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While having filters to simplify the filing process of incoming messages is convenient, one of the aspects of setting rules in Outlook that seems to be missing in Gmail is the ability to set rules for outgoing messages as well.

For example, if I always want to mark a message for a "Read Receipt", I would prefer to have a rule that does it, than have to click the box on every message.

Also, if I need to CC or BCC someone on each outgoing message meeting a certain criteria, I should be able to set a rule for that as well (like you can in Outlook).

Filters are great, but they don't suit the purposes I need for outgoing messages, only for incoming ones.

For as long as Gmail has been around, I can't be the first person to have brought this up, or can I?

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When you start searching for people in the search bar, options will appear automatically and you will be able to activate the pull down menu by clicking the up side down pyramid on the right: enter image description here

Select the one that you're sending e-mails to and create a filter (see red box): enter image description here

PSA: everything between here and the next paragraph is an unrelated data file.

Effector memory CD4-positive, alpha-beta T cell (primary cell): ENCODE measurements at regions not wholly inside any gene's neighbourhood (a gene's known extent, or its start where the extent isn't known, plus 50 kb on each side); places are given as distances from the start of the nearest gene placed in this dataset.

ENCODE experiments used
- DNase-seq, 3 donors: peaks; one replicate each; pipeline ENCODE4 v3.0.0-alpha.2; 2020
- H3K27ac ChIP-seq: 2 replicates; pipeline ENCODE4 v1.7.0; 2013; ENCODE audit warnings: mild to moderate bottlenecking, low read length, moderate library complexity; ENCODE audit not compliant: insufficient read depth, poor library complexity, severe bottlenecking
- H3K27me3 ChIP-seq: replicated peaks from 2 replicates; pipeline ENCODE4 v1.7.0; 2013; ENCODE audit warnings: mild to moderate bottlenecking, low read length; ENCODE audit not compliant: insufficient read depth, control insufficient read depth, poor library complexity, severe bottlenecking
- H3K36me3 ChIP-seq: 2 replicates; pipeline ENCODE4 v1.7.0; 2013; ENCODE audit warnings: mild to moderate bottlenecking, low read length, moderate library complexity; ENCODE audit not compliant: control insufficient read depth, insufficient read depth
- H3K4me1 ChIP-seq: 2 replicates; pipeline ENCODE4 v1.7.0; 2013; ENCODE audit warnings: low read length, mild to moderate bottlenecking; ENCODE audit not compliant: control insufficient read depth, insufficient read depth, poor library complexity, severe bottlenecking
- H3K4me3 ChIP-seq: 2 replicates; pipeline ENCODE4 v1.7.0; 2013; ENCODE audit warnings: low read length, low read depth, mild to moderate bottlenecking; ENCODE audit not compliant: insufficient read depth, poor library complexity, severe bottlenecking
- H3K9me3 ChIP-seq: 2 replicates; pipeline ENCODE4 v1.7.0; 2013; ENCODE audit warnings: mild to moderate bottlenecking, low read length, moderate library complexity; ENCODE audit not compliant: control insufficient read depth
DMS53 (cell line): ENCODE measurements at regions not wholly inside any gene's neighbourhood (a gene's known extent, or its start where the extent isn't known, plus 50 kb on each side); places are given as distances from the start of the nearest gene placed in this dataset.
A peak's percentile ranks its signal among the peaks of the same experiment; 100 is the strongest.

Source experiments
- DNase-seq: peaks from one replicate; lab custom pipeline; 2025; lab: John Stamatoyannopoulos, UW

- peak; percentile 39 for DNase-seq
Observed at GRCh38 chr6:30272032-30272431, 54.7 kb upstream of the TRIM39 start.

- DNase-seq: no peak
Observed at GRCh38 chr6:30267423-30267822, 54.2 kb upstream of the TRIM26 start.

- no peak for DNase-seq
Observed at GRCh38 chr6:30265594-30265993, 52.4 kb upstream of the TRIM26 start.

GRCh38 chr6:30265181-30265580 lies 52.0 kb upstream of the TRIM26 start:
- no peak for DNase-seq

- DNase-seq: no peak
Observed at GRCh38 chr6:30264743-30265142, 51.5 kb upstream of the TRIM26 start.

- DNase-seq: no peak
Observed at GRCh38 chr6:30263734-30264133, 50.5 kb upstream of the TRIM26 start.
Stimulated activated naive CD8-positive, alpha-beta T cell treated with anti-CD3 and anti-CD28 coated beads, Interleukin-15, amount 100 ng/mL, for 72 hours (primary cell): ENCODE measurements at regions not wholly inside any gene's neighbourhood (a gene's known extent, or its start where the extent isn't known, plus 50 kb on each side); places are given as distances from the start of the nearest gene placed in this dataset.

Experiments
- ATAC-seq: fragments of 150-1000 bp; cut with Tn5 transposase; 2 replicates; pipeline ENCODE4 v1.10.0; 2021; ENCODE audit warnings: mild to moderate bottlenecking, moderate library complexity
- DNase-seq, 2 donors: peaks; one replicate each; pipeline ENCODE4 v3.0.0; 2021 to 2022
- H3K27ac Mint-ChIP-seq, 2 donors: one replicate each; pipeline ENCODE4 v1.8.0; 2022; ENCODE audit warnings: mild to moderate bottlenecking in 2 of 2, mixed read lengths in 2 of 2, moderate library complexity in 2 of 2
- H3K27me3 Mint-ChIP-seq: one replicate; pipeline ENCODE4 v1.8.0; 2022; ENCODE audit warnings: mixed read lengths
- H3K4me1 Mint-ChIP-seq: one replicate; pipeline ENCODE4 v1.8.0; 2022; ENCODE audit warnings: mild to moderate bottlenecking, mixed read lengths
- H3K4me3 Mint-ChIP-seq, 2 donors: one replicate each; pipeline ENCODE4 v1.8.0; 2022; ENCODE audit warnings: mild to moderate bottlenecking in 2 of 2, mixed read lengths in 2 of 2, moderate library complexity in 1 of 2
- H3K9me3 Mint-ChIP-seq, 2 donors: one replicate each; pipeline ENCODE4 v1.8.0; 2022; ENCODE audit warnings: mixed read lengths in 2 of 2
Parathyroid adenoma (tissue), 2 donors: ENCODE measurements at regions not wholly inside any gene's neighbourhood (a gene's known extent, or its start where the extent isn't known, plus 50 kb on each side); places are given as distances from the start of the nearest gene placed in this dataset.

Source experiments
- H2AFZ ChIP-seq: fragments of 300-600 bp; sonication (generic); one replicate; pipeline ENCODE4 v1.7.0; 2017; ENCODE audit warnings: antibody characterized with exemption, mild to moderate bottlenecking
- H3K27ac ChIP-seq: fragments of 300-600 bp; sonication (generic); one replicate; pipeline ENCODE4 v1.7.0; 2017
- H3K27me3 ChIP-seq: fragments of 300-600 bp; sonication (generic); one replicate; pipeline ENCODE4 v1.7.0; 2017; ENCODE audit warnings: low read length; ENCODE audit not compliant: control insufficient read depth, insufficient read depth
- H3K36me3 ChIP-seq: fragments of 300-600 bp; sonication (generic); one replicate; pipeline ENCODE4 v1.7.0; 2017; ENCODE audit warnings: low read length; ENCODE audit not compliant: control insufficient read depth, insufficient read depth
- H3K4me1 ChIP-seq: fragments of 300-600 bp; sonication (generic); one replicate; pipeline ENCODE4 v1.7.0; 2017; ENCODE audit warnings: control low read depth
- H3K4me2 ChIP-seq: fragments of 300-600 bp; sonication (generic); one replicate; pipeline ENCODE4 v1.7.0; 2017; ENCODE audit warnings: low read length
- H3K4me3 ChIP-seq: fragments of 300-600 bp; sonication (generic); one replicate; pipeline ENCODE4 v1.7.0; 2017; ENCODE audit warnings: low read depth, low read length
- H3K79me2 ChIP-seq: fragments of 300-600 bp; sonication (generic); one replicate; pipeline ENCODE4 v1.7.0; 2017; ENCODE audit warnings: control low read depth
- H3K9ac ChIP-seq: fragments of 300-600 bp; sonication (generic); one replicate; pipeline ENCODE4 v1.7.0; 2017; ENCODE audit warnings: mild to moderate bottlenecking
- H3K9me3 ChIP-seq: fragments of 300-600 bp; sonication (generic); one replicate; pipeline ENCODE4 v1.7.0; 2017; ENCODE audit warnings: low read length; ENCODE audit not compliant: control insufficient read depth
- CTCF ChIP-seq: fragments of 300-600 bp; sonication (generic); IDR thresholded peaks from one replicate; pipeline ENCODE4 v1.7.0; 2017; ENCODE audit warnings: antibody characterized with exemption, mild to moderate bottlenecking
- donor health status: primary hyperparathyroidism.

Then you have to apply a label and create the filter (blue button): enter image description here

Each time you're sending this person an e-mail (outgoing), the designated label will be applied.

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I tried it myself, both on Gmail and Google Apps account. Sent items will get labeled. – Jacob Jan Tuinstra Apr 18 '13 at 4:24
@AlEverett Didn't inform you properly. Can you verify what I did? – Jacob Jan Tuinstra Apr 18 '13 at 9:58
(Chat doesn't work for me.) It appears the simplest way to have any sent message be acted on is to put "me" in the "from" field in the filter. This doesn't match up with Google's own documentation, however. – Al E. Apr 18 '13 at 13:14

Gmail filters apply to sent mail by default. They do, however, not apply to drafts.

So, Jacob's answer describes the default process for making filters and it will indeed also work for mails sent by yourself.

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Then an upvote, perhaps with a content, would be in place, rather then posting a confirmation. – Jacob Jan Tuinstra May 13 '13 at 7:19

An idea: If you also send the email to yourself, it becomes incoming and you can use forwarding filters. You may want to let the filter delete the incoming message so that you don't see it in your inbox.

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